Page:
by sr. Paulette Schroeder….published to give tribute to Elie Wiesel, to speak of the possibilities of communities pulling together…to speak of the Nonviolent Cities Campaign…….
Eliezer “Elie” Wiesel, a Romanian-born American Jewish writer, professor, political activist, Nobel Laureate and Holocaust survivor, wrote 57 books including Night, a work based on his experiences as a prisoner in the Auschwitz and Buchenwald concentration camps. Because I heard Wiesel speak in person at Central Catholic High School in Toledo in the 70’s, I wanted to read NIGHT and again experience to a small extent how human beings can lose sight of the dignity of each human being as happened in the concentration camps.
Even after his horrid experiences in the camp, Elie said: “We must not see any person as an abstraction. Instead we must see in every person a universe with its own secrets, with its own treasure.”
I have experienced the truth that when such a conviction becomes the mindset of individuals, violence virtually ceases. That hope and dream alive in our society and our world stays with me as I continue to reflect on my most recent moments of huge crowds assembled at the Seneca County Fair! The 1100+ people who visited Project Peace and Pax Christi’s booth “Nonviolent Cities Campaign” were no doubt aware of the thick cultural darkness surrounding us here in the United States.
However, in countering the darkness, I wish I could bundle up all the energy, all the goodness of the fair goers I met as they supported their children trying to master skills in booth games, in agriculture, animal husbandry, housekeeping, and in sewing. Numerous times, I saw people greeting each other and stopping to chat with friends and neighbors. At the end of the Fair Week it seemed to me that we’d all want to say: “Let’s continue this kind of kindness and compassion, this neighborliness. Let’s make it the rule of our town and county.”
I think the annual Fair is truly a gift to Tiffin and to Seneca County. This year’s 175th. celebration did, I think, what the founders of the first Fair must have dreamed of doing—i.e. bring people together to know each other, to celebrate all the good things happening in our towns and county.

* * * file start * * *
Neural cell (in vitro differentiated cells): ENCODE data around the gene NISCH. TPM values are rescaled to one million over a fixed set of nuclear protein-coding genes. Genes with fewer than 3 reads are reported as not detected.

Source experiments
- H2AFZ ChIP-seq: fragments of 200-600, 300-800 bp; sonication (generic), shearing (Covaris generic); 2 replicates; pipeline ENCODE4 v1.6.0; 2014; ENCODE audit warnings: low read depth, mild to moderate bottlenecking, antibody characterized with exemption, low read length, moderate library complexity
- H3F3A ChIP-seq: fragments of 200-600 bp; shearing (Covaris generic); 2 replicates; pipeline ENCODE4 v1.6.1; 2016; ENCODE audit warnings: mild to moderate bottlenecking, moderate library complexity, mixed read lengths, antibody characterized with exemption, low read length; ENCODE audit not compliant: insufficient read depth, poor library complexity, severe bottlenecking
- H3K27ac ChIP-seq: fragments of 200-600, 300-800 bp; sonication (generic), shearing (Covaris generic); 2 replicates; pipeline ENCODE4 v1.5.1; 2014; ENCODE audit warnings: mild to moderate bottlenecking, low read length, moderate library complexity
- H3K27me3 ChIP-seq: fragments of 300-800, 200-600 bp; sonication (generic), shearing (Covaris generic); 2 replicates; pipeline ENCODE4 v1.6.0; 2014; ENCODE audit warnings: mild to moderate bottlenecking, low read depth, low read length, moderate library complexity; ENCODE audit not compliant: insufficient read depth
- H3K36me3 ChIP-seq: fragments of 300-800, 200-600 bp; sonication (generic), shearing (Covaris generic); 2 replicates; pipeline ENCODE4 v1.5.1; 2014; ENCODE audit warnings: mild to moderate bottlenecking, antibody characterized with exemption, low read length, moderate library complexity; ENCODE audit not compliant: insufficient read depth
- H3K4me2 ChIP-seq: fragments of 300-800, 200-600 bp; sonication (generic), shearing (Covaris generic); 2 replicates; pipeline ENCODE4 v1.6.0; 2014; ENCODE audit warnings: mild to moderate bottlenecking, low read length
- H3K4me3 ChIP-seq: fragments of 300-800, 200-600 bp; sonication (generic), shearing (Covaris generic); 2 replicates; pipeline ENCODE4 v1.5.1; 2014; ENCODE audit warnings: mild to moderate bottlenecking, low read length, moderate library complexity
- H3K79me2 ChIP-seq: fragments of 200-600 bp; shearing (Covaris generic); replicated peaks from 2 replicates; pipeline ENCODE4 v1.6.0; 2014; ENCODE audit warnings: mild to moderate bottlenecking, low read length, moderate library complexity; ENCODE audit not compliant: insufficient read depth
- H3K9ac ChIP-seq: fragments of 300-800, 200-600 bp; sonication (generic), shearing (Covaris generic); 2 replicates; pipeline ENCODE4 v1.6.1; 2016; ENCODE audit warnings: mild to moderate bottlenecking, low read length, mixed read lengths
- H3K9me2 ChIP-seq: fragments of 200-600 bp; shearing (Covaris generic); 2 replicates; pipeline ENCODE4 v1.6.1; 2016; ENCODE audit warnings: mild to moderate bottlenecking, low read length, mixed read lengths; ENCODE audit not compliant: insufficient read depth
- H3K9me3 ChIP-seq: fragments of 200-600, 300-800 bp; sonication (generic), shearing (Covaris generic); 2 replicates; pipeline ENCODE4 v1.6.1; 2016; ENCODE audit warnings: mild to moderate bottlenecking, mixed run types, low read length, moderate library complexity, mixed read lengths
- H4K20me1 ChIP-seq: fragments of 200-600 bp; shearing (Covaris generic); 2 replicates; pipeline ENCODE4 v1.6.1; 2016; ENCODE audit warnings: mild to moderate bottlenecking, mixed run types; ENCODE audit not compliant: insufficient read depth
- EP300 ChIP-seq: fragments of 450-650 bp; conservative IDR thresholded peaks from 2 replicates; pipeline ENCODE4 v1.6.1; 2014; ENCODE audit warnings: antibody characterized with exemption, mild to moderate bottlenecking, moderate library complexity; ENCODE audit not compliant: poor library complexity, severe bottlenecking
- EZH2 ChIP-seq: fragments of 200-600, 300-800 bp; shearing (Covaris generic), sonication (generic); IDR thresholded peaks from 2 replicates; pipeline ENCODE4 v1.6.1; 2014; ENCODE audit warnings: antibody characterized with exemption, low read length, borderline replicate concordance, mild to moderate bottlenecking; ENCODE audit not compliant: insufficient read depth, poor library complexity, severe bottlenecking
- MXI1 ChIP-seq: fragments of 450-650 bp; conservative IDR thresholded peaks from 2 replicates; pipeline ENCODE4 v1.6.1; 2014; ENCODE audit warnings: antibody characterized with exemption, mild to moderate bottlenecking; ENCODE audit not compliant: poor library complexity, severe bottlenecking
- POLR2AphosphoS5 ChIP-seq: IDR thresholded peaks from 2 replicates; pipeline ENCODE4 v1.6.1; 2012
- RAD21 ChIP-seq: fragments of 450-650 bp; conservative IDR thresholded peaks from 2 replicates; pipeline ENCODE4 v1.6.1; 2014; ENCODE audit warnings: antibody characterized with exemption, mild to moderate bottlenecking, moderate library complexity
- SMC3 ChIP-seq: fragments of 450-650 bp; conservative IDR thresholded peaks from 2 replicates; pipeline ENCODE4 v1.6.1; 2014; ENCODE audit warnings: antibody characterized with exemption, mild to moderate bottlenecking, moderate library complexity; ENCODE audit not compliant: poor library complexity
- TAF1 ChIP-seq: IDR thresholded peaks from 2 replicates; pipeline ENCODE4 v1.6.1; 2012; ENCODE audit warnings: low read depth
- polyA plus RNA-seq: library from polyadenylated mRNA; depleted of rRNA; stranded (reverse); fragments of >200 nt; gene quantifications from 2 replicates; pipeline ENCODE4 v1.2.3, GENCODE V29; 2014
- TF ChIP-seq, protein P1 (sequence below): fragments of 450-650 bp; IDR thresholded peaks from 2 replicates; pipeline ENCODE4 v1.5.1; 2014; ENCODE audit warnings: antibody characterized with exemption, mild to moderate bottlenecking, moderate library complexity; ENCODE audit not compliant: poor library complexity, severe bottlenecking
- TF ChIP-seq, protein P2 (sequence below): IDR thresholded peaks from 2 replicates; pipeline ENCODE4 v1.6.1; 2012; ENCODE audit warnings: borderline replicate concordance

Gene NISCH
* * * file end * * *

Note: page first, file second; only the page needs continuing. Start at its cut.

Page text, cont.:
I think, too, that the Fair is an example of the hopes of the newly founded “Tiffin Nonviolent Cities Campaign.” This campaign is going on in 50 cities across the United States, and it is our hope that Tiffin will be the 51st. city to be an intentional city of hospitality and peace. We hope that Tiffin becomes that beacon of light on the hill for all people—a town where residents and visitors will experience peace as the core of who we are and what we do as we offer hospitality to all. In time, it is our hope that there will be efforts made by the various entities of Tiffin, i.e. industry, schools and universities, the town’s merchants, police, firemen, people in recovery, the Sisters of St. Francis, social services, people with mental and/or physical challenges, and people having economic difficulties to work toward deeper, stronger relationships with each other. Everyone will be in a real sense on a level plane raising one’s voice, coming to know each other, and sharing life together.
So much good can be envisioned when the goal for our town is appreciating each other mutually—growing in respectful relationship, looking out for each other so that no one falls “through the cracks.”
Project Peace and the Nonviolent Cities Campaign
Sr. Paulette Schroeder For more information, 419.447.0435 ext. 136